GOOD

Keep Your Biotech Off My Beets


The genetically modified organism debate continues this week after a federal judge in California ruled today that the government must conduct a more thorough Environmental Impact Statement before genetically engineered sugar beet seeds can be planted.

GMOs are seeds or plants that have had their DNA altered in a lab in order to be more resilient or to grow in certain conditions (such as in smaller fields or in a drought climates), thereby resulting in higher crop yields. The beets in question (which are processed to make sugar) are genetically engineered by Monsanto to be "Round-up Ready." In other words, the beets themselves will be left unharmed when sprayed with the powerful Round-up herbicide, killing only unwanted weeds and pests.


Organic farmers, who were some of the plaintiffs in the case, have a strong interest in preventing "cross-pollination" of GMO and non-GMO seeds, which can occur by natural processes like wind, bees, and birds. Federal standards mandate that genetically modified foods cannot bear a USDA organic label, thereby threatening organic farmers' livelihoods.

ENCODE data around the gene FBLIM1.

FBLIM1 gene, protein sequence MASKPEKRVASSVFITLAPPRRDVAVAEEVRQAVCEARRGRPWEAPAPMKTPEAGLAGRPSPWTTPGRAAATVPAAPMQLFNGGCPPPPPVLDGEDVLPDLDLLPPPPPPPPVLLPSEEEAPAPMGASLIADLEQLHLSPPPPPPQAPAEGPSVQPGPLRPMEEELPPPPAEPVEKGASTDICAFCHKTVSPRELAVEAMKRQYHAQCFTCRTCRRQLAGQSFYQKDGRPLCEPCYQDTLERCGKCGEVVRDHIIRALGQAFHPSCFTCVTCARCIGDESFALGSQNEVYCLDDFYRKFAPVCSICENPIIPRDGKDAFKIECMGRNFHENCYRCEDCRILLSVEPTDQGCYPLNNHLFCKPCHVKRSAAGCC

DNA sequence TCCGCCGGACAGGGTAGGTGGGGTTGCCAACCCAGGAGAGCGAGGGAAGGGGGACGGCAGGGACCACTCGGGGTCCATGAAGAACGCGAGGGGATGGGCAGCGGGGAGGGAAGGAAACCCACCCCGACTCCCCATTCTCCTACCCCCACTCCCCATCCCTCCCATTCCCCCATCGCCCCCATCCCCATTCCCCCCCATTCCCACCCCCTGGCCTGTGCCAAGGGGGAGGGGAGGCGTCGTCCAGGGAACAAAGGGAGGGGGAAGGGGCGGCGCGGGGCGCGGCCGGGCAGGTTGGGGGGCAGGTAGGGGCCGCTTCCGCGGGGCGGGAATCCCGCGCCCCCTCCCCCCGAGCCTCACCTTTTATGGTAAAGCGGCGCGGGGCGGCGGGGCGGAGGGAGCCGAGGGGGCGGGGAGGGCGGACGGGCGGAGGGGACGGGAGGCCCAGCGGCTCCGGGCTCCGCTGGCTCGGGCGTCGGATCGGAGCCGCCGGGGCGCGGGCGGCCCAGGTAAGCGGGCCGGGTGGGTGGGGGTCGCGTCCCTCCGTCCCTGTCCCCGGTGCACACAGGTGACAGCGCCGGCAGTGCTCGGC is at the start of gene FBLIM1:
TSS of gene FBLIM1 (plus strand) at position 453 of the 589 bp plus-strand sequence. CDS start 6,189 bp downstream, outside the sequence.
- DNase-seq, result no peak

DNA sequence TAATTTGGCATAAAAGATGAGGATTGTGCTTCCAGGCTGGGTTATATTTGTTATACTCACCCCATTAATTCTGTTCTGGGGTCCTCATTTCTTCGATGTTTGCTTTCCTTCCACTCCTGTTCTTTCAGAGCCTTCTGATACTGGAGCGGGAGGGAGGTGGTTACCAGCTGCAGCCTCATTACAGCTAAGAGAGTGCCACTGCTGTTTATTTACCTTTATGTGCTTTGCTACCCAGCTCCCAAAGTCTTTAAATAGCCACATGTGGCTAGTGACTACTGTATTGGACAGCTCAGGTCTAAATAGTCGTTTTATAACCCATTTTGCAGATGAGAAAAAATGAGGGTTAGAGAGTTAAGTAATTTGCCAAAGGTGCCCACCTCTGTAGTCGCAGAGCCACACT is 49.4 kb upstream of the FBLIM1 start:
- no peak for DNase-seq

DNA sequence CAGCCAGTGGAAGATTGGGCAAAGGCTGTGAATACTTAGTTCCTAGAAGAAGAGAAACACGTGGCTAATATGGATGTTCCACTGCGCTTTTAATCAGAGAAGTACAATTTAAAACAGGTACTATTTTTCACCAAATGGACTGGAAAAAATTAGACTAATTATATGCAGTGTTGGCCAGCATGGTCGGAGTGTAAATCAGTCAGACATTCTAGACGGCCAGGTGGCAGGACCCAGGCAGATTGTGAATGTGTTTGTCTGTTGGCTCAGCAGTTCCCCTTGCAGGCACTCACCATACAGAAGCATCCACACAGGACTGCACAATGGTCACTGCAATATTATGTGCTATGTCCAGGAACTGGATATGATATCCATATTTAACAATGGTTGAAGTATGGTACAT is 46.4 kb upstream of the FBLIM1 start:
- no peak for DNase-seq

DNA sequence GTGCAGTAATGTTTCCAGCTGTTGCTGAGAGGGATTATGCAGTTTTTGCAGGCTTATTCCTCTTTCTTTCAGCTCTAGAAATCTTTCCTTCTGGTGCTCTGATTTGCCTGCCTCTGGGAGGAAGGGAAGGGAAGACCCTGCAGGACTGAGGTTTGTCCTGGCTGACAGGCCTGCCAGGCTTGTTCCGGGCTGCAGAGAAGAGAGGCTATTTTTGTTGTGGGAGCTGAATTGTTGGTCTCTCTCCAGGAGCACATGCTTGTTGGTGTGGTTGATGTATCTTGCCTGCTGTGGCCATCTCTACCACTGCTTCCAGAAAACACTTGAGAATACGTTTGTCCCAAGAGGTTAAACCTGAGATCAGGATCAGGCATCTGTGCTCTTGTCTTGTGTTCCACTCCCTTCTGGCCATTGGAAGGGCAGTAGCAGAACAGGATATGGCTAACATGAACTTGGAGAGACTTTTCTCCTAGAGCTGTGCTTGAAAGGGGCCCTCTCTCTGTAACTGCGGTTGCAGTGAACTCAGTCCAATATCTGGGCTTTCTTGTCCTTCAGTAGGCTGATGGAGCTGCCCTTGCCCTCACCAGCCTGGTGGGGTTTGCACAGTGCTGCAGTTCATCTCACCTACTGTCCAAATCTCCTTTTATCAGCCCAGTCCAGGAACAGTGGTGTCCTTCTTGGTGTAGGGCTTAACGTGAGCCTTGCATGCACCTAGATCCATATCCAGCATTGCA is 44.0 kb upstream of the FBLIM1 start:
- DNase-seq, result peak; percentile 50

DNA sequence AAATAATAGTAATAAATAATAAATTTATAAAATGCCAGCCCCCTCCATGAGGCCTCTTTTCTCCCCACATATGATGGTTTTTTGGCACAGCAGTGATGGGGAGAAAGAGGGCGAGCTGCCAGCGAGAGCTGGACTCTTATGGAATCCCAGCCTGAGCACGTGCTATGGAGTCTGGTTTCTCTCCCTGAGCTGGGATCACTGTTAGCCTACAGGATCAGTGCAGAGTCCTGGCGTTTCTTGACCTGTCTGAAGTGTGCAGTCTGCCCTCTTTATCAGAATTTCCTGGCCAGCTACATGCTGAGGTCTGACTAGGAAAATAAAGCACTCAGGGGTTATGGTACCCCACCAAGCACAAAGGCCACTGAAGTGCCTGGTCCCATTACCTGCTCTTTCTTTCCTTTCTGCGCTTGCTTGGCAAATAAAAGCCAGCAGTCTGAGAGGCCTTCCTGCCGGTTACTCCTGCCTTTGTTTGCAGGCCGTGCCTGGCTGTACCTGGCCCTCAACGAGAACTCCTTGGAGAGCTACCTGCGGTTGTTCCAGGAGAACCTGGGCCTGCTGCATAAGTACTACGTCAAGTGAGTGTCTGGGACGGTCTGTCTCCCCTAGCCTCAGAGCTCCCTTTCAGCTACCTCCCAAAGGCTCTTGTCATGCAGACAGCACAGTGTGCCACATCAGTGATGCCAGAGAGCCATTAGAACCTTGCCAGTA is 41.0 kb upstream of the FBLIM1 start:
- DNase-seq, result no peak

GMOs are particularly controversial. Advocates claim that they allow humans to grow more food more efficiently, and could thereby be helpful in alleviating worldwide hunger. Opponents claim that not enough testing has been done to determine the safety of these kinds of crops as well as their effect on humans and the environment. From the California Independent Voter Network:

A growing body of research has also linked genetically modified foods to organ failure in lab animals. Andrew Kimbrell, the Center for Food Safety's executive director said in a statement, "Hopefully, the agency will learn that their mandate is to protect farmers, consumers and the environment and not the bottom line of corporations such as Monsanto."

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Do the cons of GMOs outweigh the pros? Do you support the ban on biotech beets?

Photo (cc) Flickr user Lars Ploughmann

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